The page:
Patent Citations
Cited PatentFiling datePublication dateApplicantTitle
US4628740Oct 9, 1985Dec 16, 1986Yokogawa Hokushin Electric CorporationPressure sensor
US4776019May 13, 1987Oct 4, 1988Horiba, Ltd.Diaphragm for use in condenser microphone type detector
US4825335Mar 14, 1988Apr 25, 1989Endevco CorporationDifferential capacitive transducer and method of making
US4908805Oct 27, 1988Mar 13, 1990Microtel B.V.Electroacoustic transducer of the so-called "electret" type, and a method of making such a transducer
US4910840Jul 26, 1989Mar 27, 1990Microtel, B.V.Electroacoustic transducer of the so-called "electret" type, and a method of making such a transducer
US5146435Dec 4, 1989Sep 8, 1992The Charles Stark Draper Laboratory, Inc.Acoustic transducer
US5151763Dec 21, 1990Sep 29, 1992Robert Bosch GmbhAcceleration and vibration sensor and method of making the same
US5178015Jul 22, 1991Jan 12, 1993Monolithic Sensors Inc.Silicon-on-silicon differential input sensors
US5357807Oct 5, 1992Oct 25, 1994Wisconsin Alumni Research FoundationMicromachined differential pressure transducers
US5408731Nov 5, 1993Apr 25, 1995Csem Centre Suisse D'electronique Et De Microtechnique S.A. - Rechere Et DeveloppementProcess for the manufacture of integrated capacitive transducers
US5449909Oct 25, 1993Sep 12, 1995California Institute Of TechnologyMethod of measuring inertial forces acting on an object in space
US5452268Aug 12, 1994Sep 19, 1995The Charles Stark Draper Laboratory, Inc.Acoustic transducer with improved low frequency response
US5490220May 5, 1994Feb 6, 1996Knowles Electronics, Inc.Solid state condenser and microphone devices
US5506919Mar 27, 1995Apr 9, 1996Eastman Kodak CompanyConductive membrane optical modulator
US5531787Jan 25, 1993Jul 2, 1996Lesinski; S. GeorgeImplantable auditory system with micromachined microsensor and microactuator
US5740261Nov 21, 1996Apr 14, 1998Knowles Electronics, Inc.Miniature silicon condenser microphone
US5748758Jan 25, 1996May 5, 1998Menasco, Jr.; Lawrence C.Acoustic audio transducer with aerogel diaphragm
US5831262Jun 27, 1997Nov 3, 1998Lucent Technologies Inc.Article comprising an optical fiber attached to a micromechanical device
US5870482Feb 25, 1997Feb 9, 1999Knowles Electronics, Inc.Miniature silicon condenser microphone
US5939968Sep 15, 1998Aug 17, 1999Littelfuse, Inc.Electrical apparatus for overcurrent protection of electrical circuits
US6012335Sep 17, 1997Jan 11, 2000National Semiconductor CorporationHigh sensitivity micro-machined pressure sensors and acoustic transducers
US6078245Dec 17, 1998Jun 20, 2000Littelfuse, Inc.Containment of tin diffusion bar
US6108184Nov 13, 1998Aug 22, 2000Littlefuse, Inc.Surface mountable electrical device comprising a voltage variable material
US6191928Feb 23, 1999Feb 20, 2001Littelfuse, Inc.Surface-mountable device for protection against electrostatic damage to electronic components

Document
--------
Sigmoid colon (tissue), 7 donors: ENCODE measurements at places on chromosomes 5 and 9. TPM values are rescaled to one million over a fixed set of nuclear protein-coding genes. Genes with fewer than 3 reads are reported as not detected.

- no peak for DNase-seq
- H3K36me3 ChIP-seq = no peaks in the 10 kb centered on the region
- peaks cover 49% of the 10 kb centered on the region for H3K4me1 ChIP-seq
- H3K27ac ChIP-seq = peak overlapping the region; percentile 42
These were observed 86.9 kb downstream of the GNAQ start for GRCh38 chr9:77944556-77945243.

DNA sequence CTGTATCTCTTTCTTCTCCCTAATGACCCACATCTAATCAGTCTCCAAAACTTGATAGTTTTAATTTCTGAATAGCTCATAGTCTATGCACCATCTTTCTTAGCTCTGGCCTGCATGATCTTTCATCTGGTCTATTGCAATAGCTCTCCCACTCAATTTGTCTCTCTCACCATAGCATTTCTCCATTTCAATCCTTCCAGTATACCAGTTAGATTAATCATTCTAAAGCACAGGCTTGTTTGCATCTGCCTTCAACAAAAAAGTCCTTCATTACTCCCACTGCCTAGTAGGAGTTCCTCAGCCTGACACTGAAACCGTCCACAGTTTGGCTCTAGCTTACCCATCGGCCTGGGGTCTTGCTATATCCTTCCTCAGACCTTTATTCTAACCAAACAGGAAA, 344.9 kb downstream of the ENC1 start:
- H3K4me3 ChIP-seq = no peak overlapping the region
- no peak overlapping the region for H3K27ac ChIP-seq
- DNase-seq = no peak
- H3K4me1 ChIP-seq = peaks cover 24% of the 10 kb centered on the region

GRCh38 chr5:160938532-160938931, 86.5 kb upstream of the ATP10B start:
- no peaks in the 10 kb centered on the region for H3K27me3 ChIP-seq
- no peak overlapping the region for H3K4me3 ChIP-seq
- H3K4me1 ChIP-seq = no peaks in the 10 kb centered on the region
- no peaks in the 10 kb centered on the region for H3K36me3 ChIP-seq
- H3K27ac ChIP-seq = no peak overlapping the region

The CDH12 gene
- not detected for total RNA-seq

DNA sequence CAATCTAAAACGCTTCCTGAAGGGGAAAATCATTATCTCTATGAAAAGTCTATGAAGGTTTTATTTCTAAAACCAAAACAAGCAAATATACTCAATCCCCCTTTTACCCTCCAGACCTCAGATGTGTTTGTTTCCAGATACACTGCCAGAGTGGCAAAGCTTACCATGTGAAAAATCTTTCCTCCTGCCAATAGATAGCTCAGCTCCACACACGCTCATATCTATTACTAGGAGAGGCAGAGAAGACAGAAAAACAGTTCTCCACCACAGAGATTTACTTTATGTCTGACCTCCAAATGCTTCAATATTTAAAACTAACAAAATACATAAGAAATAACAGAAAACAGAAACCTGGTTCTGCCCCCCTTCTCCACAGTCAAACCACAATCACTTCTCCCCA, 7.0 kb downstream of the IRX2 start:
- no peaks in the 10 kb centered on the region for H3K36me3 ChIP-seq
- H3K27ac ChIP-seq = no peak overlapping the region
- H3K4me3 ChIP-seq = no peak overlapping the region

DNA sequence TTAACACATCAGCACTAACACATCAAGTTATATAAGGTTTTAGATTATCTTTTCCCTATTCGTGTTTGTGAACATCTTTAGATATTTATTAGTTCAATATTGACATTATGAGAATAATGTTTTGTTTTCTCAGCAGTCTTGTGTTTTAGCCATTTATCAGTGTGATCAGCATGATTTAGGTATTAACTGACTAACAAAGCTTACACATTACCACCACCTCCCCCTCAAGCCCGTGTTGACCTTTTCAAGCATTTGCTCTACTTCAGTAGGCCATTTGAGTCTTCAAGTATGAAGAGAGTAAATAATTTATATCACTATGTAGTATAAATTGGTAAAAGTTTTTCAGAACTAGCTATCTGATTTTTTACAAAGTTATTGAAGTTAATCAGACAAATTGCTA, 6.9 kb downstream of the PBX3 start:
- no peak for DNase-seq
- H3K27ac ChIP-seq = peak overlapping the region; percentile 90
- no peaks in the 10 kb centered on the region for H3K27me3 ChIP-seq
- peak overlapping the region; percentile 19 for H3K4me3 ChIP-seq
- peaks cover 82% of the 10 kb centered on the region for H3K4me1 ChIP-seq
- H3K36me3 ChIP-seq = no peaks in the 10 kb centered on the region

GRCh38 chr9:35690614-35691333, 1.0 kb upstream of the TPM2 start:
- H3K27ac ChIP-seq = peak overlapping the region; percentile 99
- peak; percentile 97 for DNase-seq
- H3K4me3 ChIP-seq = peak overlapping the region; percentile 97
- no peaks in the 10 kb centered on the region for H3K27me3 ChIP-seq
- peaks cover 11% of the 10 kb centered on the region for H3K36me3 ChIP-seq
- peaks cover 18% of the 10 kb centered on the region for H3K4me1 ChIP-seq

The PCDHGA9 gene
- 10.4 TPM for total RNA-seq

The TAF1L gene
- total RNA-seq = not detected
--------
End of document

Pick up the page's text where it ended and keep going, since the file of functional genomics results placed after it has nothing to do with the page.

US6282072Feb 23, 1999Aug 28, 2001Littelfuse, Inc.Electrical devices having a polymer PTC array
US20020067663Aug 23, 2001Jun 6, 2002Loeppert Peter V.Miniature broadband acoustic transducer
WO1996005711A1 *Jun 12, 1995Feb 22, 1996Draper Lab Charles SAcoustic transducer with improved low frequency response
WO2002015636A2Aug 10, 2001Feb 21, 2002Knowles Electronics LlcMiniature broadband transducer
Referenced by
Citing PatentFiling datePublication dateApplicantTitle
US6865950 *Oct 10, 2001Mar 15, 2005Transense Technologies PlcPressure monitor incorporating saw device
US6870939 *Nov 28, 2001Mar 22, 2005Industrial Technology Research InstituteSMT-type structure of the silicon-based electret condenser microphone
US6987859 *Jul 20, 2001Jan 17, 2006Knowles Electronics, Llc.Raised microstructure of silicon based device
US7146016 *Nov 25, 2002Dec 5, 2006Center For National Research InitiativesMiniature condenser microphone and fabrication method therefor
US7152481Apr 13, 2005Dec 26, 2006Yunlong WangCapacitive micromachined acoustic transducer
US7253016 *Nov 15, 2004Aug 7, 2007Infineon Technologies AgMicromechanical capacitive transducer and method for producing the same
US7348646 *Oct 23, 2006Mar 25, 2008Infineon Technologies AgMicromechanical capacitive transducer and method for manufacturing the same
US7362873 *Sep 12, 2006Apr 22, 2008Corporation For National Research InitiativesMiniature condenser microphone and fabrication method therefor
US7400737 *May 30, 2006Jul 15, 2008Corporation For National Research InitiativesMiniature condenser microphone and fabrication method therefor
US7449356Dec 19, 2006Nov 11, 2008Analog Devices, Inc.Process of forming a microphone using support member
US7536769May 25, 2006May 26, 2009Corporation For National Research InitiativesMethod of fabricating an acoustic transducer